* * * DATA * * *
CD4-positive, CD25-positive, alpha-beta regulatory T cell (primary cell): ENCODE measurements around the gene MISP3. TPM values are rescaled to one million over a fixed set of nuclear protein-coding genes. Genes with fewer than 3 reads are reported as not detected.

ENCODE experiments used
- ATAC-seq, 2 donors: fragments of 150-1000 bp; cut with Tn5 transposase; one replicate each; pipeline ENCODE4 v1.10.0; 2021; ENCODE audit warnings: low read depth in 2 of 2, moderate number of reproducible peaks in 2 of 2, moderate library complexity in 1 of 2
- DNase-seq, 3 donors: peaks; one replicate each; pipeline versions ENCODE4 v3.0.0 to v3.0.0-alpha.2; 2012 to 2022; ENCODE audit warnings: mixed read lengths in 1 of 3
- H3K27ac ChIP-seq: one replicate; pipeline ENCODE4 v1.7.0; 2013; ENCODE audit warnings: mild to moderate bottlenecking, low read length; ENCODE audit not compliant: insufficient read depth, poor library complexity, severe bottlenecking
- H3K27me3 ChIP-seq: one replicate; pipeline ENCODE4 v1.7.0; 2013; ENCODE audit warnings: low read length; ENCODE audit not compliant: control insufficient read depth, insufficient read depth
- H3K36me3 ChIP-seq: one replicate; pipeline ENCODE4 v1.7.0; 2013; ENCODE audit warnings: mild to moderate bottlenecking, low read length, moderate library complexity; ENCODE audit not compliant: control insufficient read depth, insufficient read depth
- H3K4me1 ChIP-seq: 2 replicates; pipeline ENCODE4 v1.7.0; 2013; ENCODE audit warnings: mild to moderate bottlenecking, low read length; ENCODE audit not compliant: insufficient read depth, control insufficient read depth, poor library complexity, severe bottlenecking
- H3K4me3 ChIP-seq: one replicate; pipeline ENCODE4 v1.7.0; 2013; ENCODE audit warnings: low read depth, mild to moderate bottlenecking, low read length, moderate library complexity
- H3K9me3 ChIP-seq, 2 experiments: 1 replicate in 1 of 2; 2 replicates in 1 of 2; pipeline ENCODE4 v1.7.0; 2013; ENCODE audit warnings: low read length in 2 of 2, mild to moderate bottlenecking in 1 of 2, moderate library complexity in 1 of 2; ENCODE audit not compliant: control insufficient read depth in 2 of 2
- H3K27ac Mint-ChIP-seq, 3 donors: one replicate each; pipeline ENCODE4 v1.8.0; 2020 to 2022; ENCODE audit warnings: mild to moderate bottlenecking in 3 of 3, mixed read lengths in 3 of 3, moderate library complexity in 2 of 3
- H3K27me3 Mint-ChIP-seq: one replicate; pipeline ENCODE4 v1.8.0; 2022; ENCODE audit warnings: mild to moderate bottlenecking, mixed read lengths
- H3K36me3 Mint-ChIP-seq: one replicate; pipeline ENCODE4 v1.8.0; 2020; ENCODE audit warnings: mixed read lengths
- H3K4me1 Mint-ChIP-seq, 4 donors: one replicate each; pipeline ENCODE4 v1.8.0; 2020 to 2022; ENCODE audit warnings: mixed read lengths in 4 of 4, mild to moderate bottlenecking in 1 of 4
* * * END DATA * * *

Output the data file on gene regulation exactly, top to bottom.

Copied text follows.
CD4-positive, CD25-positive, alpha-beta regulatory T cell (primary cell): ENCODE measurements around the gene MISP3. TPM values are rescaled to one million over a fixed set of nuclear protein-coding genes. Genes with fewer than 3 reads are reported as not detected.

ENCODE experiments used
- ATAC-seq, 2 donors: fragments of 150-1000 bp; cut with Tn5 transposase; one replicate each; pipeline ENCODE4 v1.10.0; 2021; ENCODE audit warnings: low read depth in 2 of 2, moderate number of reproducible peaks in 2 of 2, moderate library complexity in 1 of 2
- DNase-seq, 3 donors: peaks; one replicate each; pipeline versions ENCODE4 v3.0.0 to v3.0.0-alpha.2; 2012 to 2022; ENCODE audit warnings: mixed read lengths in 1 of 3
- H3K27ac ChIP-seq: one replicate; pipeline ENCODE4 v1.7.0; 2013; ENCODE audit warnings: mild to moderate bottlenecking, low read length; ENCODE audit not compliant: insufficient read depth, poor library complexity, severe bottlenecking
- H3K27me3 ChIP-seq: one replicate; pipeline ENCODE4 v1.7.0; 2013; ENCODE audit warnings: low read length; ENCODE audit not compliant: control insufficient read depth, insufficient read depth
- H3K36me3 ChIP-seq: one replicate; pipeline ENCODE4 v1.7.0; 2013; ENCODE audit warnings: mild to moderate bottlenecking, low read length, moderate library complexity; ENCODE audit not compliant: control insufficient read depth, insufficient read depth
- H3K4me1 ChIP-seq: 2 replicates; pipeline ENCODE4 v1.7.0; 2013; ENCODE audit warnings: mild to moderate bottlenecking, low read length; ENCODE audit not compliant: insufficient read depth, control insufficient read depth, poor library complexity, severe bottlenecking
- H3K4me3 ChIP-seq: one replicate; pipeline ENCODE4 v1.7.0; 2013; ENCODE audit warnings: low read depth, mild to moderate bottlenecking, low read length, moderate library complexity
- H3K9me3 ChIP-seq, 2 experiments: 1 replicate in 1 of 2; 2 replicates in 1 of 2; pipeline ENCODE4 v1.7.0; 2013; ENCODE audit warnings: low read length in 2 of 2, mild to moderate bottlenecking in 1 of 2, moderate library complexity in 1 of 2; ENCODE audit not compliant: control insufficient read depth in 2 of 2
- H3K27ac Mint-ChIP-seq, 3 donors: one replicate each; pipeline ENCODE4 v1.8.0; 2020 to 2022; ENCODE audit warnings: mild to moderate bottlenecking in 3 of 3, mixed read lengths in 3 of 3, moderate library complexity in 2 of 3
- H3K27me3 Mint-ChIP-seq: one replicate; pipeline ENCODE4 v1.8.0; 2022; ENCODE audit warnings: mild to moderate bottlenecking, mixed read lengths
- H3K36me3 Mint-ChIP-seq: one replicate; pipeline ENCODE4 v1.8.0; 2020; ENCODE audit warnings: mixed read lengths
- H3K4me1 Mint-ChIP-seq, 4 donors: one replicate each; pipeline ENCODE4 v1.8.0; 2020 to 2022; ENCODE audit warnings: mixed read lengths in 4 of 4, mild to moderate bottlenecking in 1 of 4